assert len(model.metrics()["epochLosses"]) == model.metrics()["ranEpochs"] 
assert res["trainMillis"] >= 0

res = model.predict_stream(G)
assert len(res) == G.node_count()

Note that with GraphSAGE we call the train method directly and supply all training configuration.

Graph catalog utils

All procedures from the GDS Graph catalog are supported with graphdatascience. Some examples are (where G is a Graph):

res = gds.graph.list()
assert len(res) == 1  # Exactly one graph is projected

res = gds.graph.streamNodeProperties(G, "rank")
assert len(res) == G.node_count()

Further, there's a call named gds.graph.get (graphdatascience only). It takes a graph name as input and returns a Graph object, if a graph projection of that name exists in the user's graph catalog. The idea is to have a way of creating Graphs for already projected graphs, without having to do a new projection.

Pipeline catalog utils

All procedures from the GDS Pipeline catalog are supported with graphdatascience. Some examples are (where pipe is a machine learning training pipeline object):

res = gds.beta.pipeline.list()
assert len(res) == 1  # Exactly one pipeline is in the catalog

res = gds.beta.pipeline.drop(pipe)
assert res["pipelineName"] == pipe.name()

Further, there's a call named gds.pipeline.get (graphdatascience only). It takes a pipeline name as input and returns a training pipeline object, if a pipeline of that name exists in the user's pipeline catalog. The idea is to have a way of creating pipeline objects for already existing pipelines, without having to create them again.

Model catalog utils

All procedures from the GDS Model catalog are supported with graphdatascience. Some examples are (where model is a machine learning model object):

res = gds.beta.model.list()
assert len(res) == 1  # Exactly one model is loaded

res = gds.beta.model.drop(model)
assert res["modelInfo"]["modelName"] == model.name()

Further, there's a call named gds.model.get (graphdatascience only). It takes a model name as input and returns a model object, if a model of that name exists in the user's model catalog. The idea is to have a way of creating model objects for already loaded models, without having to create them again.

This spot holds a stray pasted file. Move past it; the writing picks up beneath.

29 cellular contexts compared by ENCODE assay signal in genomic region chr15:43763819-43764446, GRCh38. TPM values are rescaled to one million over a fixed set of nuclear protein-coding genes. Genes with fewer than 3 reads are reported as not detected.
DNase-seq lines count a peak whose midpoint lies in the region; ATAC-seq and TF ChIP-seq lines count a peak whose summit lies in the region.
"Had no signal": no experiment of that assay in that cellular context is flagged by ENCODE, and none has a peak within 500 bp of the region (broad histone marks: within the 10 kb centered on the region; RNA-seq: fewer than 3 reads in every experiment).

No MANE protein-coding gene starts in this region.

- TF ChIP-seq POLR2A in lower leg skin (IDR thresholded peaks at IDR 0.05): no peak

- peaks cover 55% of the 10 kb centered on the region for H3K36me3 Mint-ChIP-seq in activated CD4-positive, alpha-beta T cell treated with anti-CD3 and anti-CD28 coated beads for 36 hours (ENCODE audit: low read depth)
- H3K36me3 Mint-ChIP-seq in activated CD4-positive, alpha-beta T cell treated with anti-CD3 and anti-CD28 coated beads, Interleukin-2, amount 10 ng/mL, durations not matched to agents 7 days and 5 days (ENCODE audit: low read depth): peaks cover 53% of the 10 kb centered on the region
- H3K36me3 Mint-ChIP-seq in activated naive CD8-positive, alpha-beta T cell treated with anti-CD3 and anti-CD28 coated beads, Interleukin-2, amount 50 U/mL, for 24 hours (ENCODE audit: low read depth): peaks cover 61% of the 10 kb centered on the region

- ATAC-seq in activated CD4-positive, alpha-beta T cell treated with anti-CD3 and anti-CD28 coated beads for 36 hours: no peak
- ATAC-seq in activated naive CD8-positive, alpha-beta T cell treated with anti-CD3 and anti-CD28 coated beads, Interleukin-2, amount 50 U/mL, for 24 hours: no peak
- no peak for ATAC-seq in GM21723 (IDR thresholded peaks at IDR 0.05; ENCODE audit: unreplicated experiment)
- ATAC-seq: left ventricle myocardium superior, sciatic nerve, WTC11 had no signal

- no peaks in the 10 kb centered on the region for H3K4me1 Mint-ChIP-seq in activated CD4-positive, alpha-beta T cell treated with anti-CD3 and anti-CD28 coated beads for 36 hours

Node matching without Cypher

When calling path finding or topological link prediction algorithms one has to provide specific nodes as input arguments. When using the GDS procedure API directly to call such algorithms, typically Cypher MATCH statements are used in order to find valid representations of input nodes of interest, see eg. this example in the GDS docs. To simplify this, graphdatascience provides a utility function, gds.find_node_id, for letting one find nodes without using Cypher.

Below is an example of how this can be done (supposing G is a projected Graph with City nodes having name properties):

# gds.find_node_id takes a list of labels and a dictionary of
# property key-value pairs
source_id = gds.find_node_id(["City"], {"name": "New York"})
target_id = gds.find_node_id(["City"], {"name": "Philadelphia"})

res = gds.shortestPath.dijkstra.stream(G, sourceNode=source_id, targetNode=target_id)
assert res["totalCost"][0] == 100

The nodes found by gds.find_node_id are those that have all labels specified and fully match all property key-value pairs given. Note that exactly one node per method call must be matched.

For more advanced filtering we recommend users do matching via Cypher's MATCH.

Known limitations

Operations known to not yet work with graphdatascience:

License

graphdatascience is licensed under the Apache Software License version 2.0. All content is copyright © Neo4j Sweden AB.

Acknowledgements

This work has been inspired by the great work done in the following libraries: